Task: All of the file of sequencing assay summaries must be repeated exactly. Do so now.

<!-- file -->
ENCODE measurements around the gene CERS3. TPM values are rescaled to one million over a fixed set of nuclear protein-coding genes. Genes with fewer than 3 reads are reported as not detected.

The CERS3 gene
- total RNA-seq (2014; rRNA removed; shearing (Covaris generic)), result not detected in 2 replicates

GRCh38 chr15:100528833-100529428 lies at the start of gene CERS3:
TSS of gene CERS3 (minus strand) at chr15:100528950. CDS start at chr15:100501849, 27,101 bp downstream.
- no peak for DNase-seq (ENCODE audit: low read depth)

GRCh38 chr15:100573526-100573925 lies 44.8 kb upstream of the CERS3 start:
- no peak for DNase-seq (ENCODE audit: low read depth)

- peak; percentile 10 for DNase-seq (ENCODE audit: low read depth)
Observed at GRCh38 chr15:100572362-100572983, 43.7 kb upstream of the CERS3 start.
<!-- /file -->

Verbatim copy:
ENCODE measurements around the gene CERS3. TPM values are rescaled to one million over a fixed set of nuclear protein-coding genes. Genes with fewer than 3 reads are reported as not detected.

The CERS3 gene
- total RNA-seq (2014; rRNA removed; shearing (Covaris generic)), result not detected in 2 replicates

GRCh38 chr15:100528833-100529428 lies at the start of gene CERS3:
TSS of gene CERS3 (minus strand) at chr15:100528950. CDS start at chr15:100501849, 27,101 bp downstream.
- no peak for DNase-seq (ENCODE audit: low read depth)

GRCh38 chr15:100573526-100573925 lies 44.8 kb upstream of the CERS3 start:
- no peak for DNase-seq (ENCODE audit: low read depth)

- peak; percentile 10 for DNase-seq (ENCODE audit: low read depth)
Observed at GRCh38 chr15:100572362-100572983, 43.7 kb upstream of the CERS3 start.